While the main points of this paragraph bother me, to say the least, I am confident that the majority of active LDS members would nod in the affirmative while reading this. This is concerning! I accept that I may be over-generalizing, but the frequent dialogue and actions of the members I interact with seem to support my confidence in my position.
Summary Paragraph from President Smith’s Letter to Reverend Cope *Note that the emphasis is not mine, but George Albert Smith’s.
I am pleased to assure you that you are right in your attitude that the passage quoted does not express the true position of the Church. Even to imply that members of the Church are not to do their own thinking is grossly to misrepresent the true ideal of the Church, which is that every individual must obtain for himself a testimony of the truth of the Gospel, must, through the redemption of Jesus Christ, work out his own salvation, and is personally responsible to His Maker for his individual acts. The Lord Himself does not attempt coercion in His desire and effort to give peace and salvation to His children. He gives the principles of life and true progress, but leaves every person free to choose or to reject His teachings. This plan the Authorities of the Church try to follow.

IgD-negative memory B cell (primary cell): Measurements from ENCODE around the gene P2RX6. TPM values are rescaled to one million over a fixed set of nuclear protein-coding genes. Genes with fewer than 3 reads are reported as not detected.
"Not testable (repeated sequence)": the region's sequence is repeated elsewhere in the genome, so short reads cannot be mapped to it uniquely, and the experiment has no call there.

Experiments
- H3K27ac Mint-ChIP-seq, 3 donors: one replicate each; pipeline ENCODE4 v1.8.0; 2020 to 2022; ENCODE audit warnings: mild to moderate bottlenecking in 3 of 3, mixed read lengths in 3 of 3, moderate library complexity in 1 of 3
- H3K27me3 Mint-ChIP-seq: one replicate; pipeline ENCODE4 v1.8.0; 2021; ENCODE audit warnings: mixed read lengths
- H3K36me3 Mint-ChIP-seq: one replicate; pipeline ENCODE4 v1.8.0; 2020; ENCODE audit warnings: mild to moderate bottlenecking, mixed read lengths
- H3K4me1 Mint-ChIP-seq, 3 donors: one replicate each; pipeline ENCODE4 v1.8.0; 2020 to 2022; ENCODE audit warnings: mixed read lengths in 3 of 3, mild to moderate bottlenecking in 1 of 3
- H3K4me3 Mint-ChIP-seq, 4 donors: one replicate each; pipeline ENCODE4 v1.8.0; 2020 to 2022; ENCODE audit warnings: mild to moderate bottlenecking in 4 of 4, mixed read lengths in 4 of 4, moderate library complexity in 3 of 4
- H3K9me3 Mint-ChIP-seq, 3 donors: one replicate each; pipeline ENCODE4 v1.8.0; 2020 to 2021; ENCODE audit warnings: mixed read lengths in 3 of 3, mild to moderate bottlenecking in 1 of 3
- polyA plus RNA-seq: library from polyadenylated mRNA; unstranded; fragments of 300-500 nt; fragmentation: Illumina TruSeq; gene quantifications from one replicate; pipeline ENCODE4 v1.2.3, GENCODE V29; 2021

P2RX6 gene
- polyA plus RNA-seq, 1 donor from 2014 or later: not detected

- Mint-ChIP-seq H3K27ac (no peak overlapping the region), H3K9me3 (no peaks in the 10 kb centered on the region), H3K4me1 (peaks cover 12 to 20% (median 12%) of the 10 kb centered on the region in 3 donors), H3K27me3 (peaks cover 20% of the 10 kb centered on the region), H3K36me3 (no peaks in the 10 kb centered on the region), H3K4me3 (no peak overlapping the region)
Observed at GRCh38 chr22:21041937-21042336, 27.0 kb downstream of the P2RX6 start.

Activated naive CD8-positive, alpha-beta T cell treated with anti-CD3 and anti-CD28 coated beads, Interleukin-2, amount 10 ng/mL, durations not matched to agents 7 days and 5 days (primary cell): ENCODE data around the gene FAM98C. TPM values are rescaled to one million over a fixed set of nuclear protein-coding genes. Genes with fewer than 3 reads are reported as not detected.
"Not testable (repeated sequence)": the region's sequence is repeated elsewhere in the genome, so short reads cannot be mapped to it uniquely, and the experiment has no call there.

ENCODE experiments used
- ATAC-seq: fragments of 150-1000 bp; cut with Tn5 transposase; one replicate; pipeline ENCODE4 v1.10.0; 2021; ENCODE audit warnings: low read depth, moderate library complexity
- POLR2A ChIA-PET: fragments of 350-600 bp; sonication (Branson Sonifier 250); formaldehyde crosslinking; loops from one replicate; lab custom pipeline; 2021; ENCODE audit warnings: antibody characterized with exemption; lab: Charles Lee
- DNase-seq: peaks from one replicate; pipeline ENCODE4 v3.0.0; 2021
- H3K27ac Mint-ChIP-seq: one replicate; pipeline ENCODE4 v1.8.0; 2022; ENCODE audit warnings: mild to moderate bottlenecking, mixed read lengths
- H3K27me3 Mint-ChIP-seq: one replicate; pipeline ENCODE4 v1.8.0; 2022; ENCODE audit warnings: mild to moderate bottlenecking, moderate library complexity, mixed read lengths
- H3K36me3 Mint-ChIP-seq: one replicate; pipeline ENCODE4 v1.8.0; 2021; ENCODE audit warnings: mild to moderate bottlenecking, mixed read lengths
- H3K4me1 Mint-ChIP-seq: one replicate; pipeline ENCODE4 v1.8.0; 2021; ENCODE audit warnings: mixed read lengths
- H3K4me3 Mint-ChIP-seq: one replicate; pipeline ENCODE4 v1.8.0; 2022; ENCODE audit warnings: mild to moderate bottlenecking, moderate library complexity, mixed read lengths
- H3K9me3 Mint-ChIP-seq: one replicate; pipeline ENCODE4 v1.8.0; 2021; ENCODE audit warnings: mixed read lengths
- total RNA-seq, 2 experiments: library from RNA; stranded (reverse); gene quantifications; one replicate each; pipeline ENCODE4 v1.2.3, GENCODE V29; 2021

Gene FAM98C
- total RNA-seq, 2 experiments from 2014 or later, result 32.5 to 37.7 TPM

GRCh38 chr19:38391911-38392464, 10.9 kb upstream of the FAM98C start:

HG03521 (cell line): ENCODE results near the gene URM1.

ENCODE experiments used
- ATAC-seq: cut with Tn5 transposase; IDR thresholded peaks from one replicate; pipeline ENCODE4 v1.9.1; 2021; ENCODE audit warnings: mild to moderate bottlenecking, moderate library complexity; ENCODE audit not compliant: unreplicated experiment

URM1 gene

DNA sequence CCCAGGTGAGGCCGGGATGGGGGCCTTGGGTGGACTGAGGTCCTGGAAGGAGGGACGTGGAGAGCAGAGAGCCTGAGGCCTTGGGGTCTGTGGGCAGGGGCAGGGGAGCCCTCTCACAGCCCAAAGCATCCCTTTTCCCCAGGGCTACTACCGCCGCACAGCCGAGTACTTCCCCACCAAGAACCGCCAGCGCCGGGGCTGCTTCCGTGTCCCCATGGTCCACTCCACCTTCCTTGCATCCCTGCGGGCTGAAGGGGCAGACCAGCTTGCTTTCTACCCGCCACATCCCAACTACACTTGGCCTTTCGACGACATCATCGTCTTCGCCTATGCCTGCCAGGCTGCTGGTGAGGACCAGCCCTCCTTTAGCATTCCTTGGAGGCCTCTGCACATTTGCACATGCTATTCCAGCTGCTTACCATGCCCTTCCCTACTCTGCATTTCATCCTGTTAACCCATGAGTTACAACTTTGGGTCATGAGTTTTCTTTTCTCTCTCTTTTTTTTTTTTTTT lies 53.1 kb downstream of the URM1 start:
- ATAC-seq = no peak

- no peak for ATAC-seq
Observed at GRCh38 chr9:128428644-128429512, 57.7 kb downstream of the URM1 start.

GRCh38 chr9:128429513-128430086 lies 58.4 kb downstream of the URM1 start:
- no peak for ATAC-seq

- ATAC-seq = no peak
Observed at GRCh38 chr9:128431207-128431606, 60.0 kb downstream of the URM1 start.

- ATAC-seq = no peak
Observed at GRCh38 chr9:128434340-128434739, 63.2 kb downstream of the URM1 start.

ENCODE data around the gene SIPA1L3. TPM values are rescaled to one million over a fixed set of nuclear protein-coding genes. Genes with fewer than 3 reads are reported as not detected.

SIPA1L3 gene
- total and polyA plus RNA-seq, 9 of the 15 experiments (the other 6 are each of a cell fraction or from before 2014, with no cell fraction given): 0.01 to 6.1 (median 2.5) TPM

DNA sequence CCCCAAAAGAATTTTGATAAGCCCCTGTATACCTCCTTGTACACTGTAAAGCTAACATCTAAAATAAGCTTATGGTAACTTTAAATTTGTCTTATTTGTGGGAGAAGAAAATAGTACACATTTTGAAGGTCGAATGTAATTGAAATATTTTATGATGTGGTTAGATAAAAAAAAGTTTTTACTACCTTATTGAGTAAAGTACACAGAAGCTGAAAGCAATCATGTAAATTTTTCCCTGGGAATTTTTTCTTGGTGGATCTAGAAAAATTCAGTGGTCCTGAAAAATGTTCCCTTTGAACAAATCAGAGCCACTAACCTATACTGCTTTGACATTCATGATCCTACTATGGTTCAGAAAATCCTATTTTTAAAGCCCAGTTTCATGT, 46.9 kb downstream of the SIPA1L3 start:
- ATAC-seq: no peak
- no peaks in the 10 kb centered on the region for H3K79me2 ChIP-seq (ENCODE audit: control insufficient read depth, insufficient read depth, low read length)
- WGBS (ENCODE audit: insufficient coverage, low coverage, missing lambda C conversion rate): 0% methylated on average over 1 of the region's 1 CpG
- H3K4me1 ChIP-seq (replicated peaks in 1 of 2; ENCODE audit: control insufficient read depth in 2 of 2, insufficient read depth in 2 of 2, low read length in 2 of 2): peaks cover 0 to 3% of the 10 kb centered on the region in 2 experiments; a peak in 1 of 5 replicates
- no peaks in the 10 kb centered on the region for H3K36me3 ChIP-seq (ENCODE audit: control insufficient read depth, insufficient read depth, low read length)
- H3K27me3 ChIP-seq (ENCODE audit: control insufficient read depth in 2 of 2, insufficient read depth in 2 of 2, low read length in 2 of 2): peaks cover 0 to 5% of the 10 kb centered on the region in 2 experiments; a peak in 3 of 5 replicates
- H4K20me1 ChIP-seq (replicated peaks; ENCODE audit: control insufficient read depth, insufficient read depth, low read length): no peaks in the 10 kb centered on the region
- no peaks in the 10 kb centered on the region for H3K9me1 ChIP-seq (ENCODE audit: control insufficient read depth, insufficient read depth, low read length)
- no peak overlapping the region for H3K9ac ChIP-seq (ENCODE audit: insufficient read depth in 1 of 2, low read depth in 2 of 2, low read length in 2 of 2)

What a breath of fresh air when those in authority stand up for the belief and reason of the individual. We, as members of the Church, must always remember this life is based on agency, reasoning, and prayer, not on coercion, control, dominion, or compulsion (D&C 121:37). My intent with this post is not to instigate anger or frustration, but to recommend that we make an effort to be more aware of the importance of freedom of thought and take action when appropriate. There is a balance to be struck. We should not move towards distrust of our leaders and anarchy, but we also should not be blindly obedient.
I believe that all members should be reminded of this important exchange…often.
For Further Reading
The Dialogue article containing the letters between Smith and Cope (referenced above) was added to support the preceding article in the journal, An Echo from the Foothills: To Marshal the Forces of Reason by L. Jackson Newell. The Newell article is now one of my favorites. L. Jackson Newell, the editor for Dialogue at the time, identifies the tension between obedience and free thinking and attempts to bring the church back in the direction of free-thinking and reasoning.
Two Great Quotes